Written by John Edward Betancourt
Some films you can instantly spot the era they were filmed in because of how poorly time has treated them. Be it the fashion or be it the music, they show off their age and sometimes pull you away from the experience or the story because of it. But there is one horror film that seems to fit in any day and age whenever I pop it in, the original Night of the Living Dead.
This is a film that I have reviewed before on the site, but I thought it would be fun to go back and look at this film one more time, focusing squarely on the themes and concepts that George Romero put together in this motion picture and how these elements hold up in the 21st Century. After all, Night came to theaters in 1968, and while it seems that a lot has changed, I was surprised to see how relevant the film is today.
One big theme that the film brought forth was our inability to work together and agree on a solution to a big problem. The nation was divided at the time courtesy of Vietnam. You had people who supported the war and plenty more who did not. Violence and civil unrest was commonplace over this, and well, not a whole lot got done over this since the war raged on. The characters, much like man at the time, were unable to find a common solution and that aspect of our world still exists today. War continues to rage on and there are many issues facing our society and nation, too many to even discuss here but the political arena is the best example of how little we are willing to work together. Lines are often drawn in Washington, much like they were in the farmhouse in the film and no one in the film or reality is willing to budge and work with others to solve those problems.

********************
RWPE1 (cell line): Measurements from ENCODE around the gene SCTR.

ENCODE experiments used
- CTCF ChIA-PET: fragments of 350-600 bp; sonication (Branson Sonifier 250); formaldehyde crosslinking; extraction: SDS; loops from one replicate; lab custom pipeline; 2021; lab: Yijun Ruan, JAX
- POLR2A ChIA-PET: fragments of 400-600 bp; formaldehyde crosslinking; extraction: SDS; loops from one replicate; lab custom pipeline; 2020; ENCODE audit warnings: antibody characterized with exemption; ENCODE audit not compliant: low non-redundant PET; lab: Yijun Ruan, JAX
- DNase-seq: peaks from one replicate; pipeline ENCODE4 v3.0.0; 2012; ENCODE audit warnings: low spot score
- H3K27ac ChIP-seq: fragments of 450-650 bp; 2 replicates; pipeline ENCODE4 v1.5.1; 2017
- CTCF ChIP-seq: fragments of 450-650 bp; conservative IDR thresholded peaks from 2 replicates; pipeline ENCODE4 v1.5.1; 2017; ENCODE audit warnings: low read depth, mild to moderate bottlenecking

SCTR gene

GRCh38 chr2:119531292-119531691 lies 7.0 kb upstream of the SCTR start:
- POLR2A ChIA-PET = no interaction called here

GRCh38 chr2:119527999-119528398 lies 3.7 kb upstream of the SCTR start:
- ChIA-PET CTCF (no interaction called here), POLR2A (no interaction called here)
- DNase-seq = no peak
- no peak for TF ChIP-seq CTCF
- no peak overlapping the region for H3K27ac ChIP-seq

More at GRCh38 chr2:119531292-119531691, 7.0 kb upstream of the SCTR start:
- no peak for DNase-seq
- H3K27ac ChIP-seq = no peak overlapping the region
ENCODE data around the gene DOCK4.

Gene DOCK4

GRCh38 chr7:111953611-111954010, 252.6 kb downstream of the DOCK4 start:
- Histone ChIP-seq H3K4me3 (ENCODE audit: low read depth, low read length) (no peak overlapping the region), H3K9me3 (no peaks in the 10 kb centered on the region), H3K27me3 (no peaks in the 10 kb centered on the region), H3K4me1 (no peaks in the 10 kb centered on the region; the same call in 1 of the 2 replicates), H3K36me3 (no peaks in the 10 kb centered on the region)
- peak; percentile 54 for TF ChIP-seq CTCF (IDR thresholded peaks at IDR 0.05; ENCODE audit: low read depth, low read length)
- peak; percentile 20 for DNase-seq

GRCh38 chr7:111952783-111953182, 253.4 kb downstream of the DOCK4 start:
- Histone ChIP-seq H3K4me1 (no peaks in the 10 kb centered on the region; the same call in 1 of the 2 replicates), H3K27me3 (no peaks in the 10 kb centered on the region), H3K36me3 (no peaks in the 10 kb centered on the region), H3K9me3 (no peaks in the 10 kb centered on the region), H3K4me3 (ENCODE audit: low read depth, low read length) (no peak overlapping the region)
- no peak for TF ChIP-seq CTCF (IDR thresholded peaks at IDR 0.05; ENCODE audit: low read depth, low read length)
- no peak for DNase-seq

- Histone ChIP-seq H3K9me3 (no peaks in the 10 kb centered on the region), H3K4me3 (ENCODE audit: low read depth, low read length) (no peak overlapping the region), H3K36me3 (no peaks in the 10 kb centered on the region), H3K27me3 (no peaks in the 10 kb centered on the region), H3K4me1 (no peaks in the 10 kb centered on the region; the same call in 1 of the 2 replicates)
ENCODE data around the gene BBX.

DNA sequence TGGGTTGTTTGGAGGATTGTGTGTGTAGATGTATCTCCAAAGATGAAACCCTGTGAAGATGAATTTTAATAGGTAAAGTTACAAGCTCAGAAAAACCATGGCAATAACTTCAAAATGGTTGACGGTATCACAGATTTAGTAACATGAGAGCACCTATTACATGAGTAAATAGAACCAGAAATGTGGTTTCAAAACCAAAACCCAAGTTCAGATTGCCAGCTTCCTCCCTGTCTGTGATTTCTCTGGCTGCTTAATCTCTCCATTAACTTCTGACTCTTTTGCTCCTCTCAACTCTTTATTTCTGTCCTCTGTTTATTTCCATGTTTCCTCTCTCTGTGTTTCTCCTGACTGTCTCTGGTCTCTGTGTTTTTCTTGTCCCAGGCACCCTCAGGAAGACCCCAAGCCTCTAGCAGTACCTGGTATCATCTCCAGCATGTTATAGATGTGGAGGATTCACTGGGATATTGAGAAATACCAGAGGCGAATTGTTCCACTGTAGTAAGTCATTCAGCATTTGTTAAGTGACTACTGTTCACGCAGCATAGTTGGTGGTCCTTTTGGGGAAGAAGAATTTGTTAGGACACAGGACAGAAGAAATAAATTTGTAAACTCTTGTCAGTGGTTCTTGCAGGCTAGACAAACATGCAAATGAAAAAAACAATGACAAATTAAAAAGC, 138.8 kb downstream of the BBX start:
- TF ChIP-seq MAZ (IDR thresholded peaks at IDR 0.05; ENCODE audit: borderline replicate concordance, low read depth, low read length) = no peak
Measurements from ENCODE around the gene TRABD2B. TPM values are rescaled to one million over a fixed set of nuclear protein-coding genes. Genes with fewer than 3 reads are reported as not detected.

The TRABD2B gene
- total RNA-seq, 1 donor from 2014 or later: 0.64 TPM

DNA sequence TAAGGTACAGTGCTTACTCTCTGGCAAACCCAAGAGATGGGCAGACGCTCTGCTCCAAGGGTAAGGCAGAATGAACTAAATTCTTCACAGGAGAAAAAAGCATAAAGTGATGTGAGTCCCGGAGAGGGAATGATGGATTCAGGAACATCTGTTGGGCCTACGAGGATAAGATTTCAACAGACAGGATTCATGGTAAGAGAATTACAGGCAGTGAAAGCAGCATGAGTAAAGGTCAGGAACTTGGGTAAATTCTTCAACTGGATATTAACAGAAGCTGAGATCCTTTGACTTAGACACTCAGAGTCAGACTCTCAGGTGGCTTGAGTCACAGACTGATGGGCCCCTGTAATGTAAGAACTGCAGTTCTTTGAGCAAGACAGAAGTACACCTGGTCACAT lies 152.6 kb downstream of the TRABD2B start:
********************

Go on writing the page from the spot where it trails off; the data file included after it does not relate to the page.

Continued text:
The film is also well known as an allegory to the Civil Rights movement that was going on at the time. The roving bands of rednecks taking down walking corpses were reminiscent of the police ready to turn the hoses on African Americans peacefully protesting and of course, having an African American in the lead role in a movie was unheard of at the time, yet the film featured one with Duane Jones as Ben. Those elements of an angry America looking for justice, I'm sad to say are still incredibly relevant since we all bared witness to the riots in Ferguson and the debate now of what force our police officers should take.
Night of the Living Dead was an angry film for an angry time in American History and its black and white style allows it to fit into any era, including our own since it's an angry time in the United States once again and it's fascinating to see how well this film speaks to those darker parts of mankind that we simply cannot seem to shake.